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Darbhanga teacher Nikhil: we Brahmins don't believe in the caste system

Shadab Moizee | Updated on: 13 February 2017, 6:10 IST

The teacher

  • Nikhil Kumar Jha, 30, is a postgraduate in history
  • He teaches at a private institute in Darbhanga

His candidacy

  • Nikhil says no political party has done anything for the Brahmins, including the BJP
  • In order to increase Brahmin representation, he wants to contest as an independent

More in the story

  • Nikhil\'s take on PM Modi, Nitish Kumar and Lalu Yadav
  • His stand on caste-based reservations

Elections are not just about politicians. They're about people and issues. And what will really drive their vote.

Catch is, therefore, starting a 'People of Bihar' series, which will daily capture what different impact groups across the state are feeling. This is true insight on the Bihar election: up-close and hyper-personal.

Analysts agree that caste will end up being the decisive factor in the Bihar assembly election. Every political party is out to woo Dalits, Mahadalits, OBCs, EBCs, Muslims, Yadavs and Paswans.

The 'upper castes', including Brahmins, Bhumihars, Kayasthas and other denominations, seem to be peripheral to the main narrative of the polls. It is assumed, and not entirely unfairly, that they'll vote for the BJP, since that's the way they've voted for decades now.

Nikhil Kumar Jha, a 30-year-old teacher at a private institute with a Masters degree in history, is angered by this attitude. A Maithili Brahmin by caste, Nikhil says: "It seems the election is only for Dalits, Muslims, Mahadalits and Paswans. Have you ever heard about Brahmin or upper-caste voters' issues? No, because some political parties take us for granted."

Regarding the BJP, he says: "BJP has given tickets to only one or two Brahmins. Everyone considers us their vote-bank, but the BJP has done nothing for us."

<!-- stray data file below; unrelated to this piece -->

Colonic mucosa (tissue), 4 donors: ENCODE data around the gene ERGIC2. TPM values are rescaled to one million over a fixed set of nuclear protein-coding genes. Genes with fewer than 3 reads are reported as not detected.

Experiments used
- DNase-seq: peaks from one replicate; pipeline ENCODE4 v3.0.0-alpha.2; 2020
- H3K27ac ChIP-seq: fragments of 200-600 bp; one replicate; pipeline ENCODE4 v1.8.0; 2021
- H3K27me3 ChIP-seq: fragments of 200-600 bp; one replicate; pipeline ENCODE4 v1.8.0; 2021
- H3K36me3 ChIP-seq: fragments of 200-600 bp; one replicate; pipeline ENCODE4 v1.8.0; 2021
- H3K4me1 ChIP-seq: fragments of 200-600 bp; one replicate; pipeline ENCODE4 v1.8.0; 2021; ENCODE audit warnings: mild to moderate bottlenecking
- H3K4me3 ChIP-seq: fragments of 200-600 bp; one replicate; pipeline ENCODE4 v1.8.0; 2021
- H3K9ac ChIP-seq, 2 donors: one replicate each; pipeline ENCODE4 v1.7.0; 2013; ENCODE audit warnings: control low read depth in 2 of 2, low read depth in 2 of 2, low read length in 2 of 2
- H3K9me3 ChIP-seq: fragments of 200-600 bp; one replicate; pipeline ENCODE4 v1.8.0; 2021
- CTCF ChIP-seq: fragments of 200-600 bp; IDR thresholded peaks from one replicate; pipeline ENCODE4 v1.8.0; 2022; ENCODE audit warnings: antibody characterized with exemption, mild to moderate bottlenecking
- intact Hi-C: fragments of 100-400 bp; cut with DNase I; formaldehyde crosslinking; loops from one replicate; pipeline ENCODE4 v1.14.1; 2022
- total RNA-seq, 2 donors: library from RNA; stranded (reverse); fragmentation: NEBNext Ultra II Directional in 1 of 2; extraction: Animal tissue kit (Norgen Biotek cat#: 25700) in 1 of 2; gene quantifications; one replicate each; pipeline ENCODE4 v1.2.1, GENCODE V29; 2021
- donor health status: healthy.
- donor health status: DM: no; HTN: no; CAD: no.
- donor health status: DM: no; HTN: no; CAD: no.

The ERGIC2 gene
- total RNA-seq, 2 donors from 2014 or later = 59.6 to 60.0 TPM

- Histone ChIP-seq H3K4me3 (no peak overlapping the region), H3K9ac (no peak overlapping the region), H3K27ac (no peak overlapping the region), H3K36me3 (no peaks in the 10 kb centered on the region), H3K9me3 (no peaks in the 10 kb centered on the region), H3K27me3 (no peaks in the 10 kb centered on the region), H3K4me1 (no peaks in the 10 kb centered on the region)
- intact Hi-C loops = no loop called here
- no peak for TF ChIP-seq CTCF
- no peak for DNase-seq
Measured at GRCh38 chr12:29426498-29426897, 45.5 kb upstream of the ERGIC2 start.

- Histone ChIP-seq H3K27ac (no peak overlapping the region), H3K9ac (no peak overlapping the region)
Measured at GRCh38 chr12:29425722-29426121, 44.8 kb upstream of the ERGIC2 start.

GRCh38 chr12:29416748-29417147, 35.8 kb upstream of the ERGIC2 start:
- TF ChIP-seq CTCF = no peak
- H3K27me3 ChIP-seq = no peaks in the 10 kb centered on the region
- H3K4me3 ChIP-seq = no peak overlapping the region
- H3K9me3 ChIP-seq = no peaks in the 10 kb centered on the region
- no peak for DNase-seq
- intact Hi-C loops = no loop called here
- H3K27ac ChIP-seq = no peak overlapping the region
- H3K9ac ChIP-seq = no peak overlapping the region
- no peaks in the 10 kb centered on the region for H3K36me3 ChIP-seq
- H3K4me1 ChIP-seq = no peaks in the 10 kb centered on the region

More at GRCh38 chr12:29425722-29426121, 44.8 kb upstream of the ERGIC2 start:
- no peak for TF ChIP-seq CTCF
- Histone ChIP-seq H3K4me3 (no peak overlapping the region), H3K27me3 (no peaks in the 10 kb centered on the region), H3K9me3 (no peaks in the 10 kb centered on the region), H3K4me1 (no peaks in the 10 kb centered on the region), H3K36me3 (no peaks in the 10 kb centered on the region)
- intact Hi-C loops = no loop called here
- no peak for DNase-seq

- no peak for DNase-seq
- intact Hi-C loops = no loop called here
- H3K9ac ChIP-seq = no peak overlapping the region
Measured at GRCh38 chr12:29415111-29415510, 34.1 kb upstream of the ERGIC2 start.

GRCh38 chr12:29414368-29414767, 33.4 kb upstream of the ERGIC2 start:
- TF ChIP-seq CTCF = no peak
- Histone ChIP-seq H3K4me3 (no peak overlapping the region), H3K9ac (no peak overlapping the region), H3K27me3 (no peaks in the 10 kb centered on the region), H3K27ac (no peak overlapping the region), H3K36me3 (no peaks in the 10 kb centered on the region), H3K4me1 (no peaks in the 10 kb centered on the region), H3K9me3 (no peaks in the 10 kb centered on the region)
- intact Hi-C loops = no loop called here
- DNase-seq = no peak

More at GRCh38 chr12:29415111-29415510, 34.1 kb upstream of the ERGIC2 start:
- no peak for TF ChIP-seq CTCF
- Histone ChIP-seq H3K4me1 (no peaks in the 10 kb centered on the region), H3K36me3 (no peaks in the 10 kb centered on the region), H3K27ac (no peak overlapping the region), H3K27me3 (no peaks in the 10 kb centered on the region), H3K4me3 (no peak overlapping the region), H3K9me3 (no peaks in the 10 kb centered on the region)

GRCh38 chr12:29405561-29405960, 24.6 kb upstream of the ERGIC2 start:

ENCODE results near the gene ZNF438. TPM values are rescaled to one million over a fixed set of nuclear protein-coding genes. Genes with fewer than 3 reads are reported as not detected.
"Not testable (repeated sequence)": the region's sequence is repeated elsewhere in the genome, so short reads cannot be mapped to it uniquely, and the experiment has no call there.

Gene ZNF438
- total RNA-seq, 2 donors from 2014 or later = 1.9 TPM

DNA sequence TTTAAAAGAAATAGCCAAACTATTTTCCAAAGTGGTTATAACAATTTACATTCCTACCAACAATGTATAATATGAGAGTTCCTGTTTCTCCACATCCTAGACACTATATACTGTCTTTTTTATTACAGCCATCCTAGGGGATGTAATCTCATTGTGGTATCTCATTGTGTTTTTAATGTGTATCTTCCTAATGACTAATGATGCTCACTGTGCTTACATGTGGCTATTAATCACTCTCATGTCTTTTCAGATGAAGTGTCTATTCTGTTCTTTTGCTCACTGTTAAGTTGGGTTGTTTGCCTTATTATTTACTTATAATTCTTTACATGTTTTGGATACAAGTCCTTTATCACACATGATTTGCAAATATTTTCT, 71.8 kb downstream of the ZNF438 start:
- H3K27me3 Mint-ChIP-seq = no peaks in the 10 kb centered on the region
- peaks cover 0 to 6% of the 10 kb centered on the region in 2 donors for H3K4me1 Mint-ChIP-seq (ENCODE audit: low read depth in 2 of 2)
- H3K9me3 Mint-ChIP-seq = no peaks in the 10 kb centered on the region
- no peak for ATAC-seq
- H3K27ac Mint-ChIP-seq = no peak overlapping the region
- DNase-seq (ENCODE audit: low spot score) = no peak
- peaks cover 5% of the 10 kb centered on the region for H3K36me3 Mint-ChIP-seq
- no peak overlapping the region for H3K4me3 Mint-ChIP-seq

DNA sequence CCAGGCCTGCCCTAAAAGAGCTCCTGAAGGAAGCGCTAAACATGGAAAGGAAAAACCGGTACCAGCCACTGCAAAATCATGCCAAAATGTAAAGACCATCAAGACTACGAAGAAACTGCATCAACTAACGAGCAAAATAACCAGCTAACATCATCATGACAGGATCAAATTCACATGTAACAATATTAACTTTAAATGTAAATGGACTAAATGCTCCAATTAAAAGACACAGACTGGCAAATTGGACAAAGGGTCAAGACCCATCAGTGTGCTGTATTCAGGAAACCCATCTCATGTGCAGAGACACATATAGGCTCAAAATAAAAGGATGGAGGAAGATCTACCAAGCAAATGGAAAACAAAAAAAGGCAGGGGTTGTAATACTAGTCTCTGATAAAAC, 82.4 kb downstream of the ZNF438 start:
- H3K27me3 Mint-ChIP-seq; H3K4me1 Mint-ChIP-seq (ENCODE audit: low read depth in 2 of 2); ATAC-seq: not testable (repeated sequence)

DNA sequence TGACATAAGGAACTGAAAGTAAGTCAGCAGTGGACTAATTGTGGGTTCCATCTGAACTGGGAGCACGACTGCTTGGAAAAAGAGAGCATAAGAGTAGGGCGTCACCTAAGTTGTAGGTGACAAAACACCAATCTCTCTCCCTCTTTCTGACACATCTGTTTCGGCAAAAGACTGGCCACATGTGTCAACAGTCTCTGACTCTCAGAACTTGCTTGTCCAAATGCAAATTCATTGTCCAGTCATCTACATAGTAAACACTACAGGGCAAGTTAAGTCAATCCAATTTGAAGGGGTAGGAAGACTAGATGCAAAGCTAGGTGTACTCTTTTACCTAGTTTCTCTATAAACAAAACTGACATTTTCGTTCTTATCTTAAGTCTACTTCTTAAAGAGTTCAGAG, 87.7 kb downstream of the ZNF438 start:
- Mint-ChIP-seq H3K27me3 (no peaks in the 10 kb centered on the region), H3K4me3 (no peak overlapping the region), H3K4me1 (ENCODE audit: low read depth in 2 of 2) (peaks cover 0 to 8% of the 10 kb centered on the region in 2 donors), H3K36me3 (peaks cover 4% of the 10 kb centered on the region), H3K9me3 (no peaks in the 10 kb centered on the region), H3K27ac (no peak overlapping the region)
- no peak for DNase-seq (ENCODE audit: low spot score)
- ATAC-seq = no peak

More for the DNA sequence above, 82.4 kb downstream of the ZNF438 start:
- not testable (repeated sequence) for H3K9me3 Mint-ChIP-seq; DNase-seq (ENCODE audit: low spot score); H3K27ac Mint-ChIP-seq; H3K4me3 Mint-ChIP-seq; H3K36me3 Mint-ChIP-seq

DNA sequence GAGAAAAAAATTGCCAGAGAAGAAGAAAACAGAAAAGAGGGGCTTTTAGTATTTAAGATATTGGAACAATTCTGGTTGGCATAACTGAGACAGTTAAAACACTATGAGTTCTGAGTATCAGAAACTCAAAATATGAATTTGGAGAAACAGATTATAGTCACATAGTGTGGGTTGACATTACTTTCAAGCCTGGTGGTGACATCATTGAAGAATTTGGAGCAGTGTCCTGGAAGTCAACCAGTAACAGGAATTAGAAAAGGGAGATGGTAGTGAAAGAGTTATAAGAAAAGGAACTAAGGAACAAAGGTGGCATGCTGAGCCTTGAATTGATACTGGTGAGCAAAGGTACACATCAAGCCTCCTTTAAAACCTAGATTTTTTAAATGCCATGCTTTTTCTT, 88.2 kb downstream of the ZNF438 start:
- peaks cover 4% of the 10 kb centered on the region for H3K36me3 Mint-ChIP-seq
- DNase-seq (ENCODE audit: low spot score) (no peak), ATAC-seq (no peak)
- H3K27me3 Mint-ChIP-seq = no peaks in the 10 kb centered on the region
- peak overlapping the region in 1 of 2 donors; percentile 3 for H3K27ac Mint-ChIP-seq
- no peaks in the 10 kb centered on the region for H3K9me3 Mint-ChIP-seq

"Tickets go to bahubalis or Mahadalits & OBCs. Who'll give a ticket to a Brahmin?" asks Nikhil Jha

In fact, Nikhil is so fed up that he's planning to contest the election as an independent from the Darbhanga constituency in the fifth phase. "We need to unite and raise our collective voice in order to be heard," he says.

In the course of our conversation, Nikhil keeps raising the slogan 'Mujhe mera adhikaar do, ya goli se maar do' (give me my due or kill me with a bullet). Here are excerpts from the conversation.

How do Brahmins feel about their position in Bihar politics?

Neglected, cheated and destitute.

Why do you feel this way?

Brahmins handle most of the political campaigning, but at the time of ticket distribution, Mahadalits and OBCs get preference. Our political representation is minimal.

Caste-based reservation has kept job opportunities out of reach, even for educated Brahmins. This time, we will either vote for a Brahmin candidate, or nominate our own Brahmin candidate.

So you think Brahmins need to contest independently? Why is that?

We have voted for the Congress, and then the BJP. But in this era of caste-based reservations, Brahmins are trampled. Brahmins are considered as 'intellectuals', but what will we do with intellect if we don't have jobs? Look at the government sector, Brahmins are nowhere.

Do you want to be Bihar's version of Hardik Patel?

No, Hardik Patel was fighting to get reservation. I am fighting to abolish caste-based reservations.

Prime Minister Narendra Modi says 'sabka saath, sabka vikas' (everyone together on the path to progress). So why do Brahmins feel excluded?

These are jumlas (lip service). If he really cares for everyone, then why aren't more Brahmins fighting in this Bihar election? Candidates use religion, caste and money to wrestle their way to power.

If they [BJP] actually cared about everyone's development, then Brahmins wouldn't have been so backward.

The bahubalis (musclemen) get tickets, who'll give a ticket to a poor Brahmin? Tickets are given out on the basis of caste, and even in that case, who'll give a ticket to a Brahmin?

What are your views on Nitish Kumar?

Nitish Kumar did some good work. But he, too, does not do much for Brahmins.

Now he is with Lalu, who is famous for caste-based politics. The issue of development has been put on the backburner in this atmosphere.

You only talk about Brahmins. So how are you different from others?

There's a big difference. They [others] are supporters of caste-based politics. We Brahmins are against this caste system.

We believe in 'rozgaar, adhikaar, aur sab ko sab ka pyaar' (employment, equal rights and love for all).

Also read: Bihar's Brahmins ask: why is our vote taken for granted?

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First published: 17 October 2015, 9:13 IST
Shadab Moizee @shadabmoizee

A multimedia journalist at Catch, Shadab has an MA in Covergent Journalism from Jamia Millia Islamia. Interested in political and development stories, he brings the whole multimedia package to the table: photography, videography, editing and writing. You can read his satirical pieces at chakrview.wordpress.com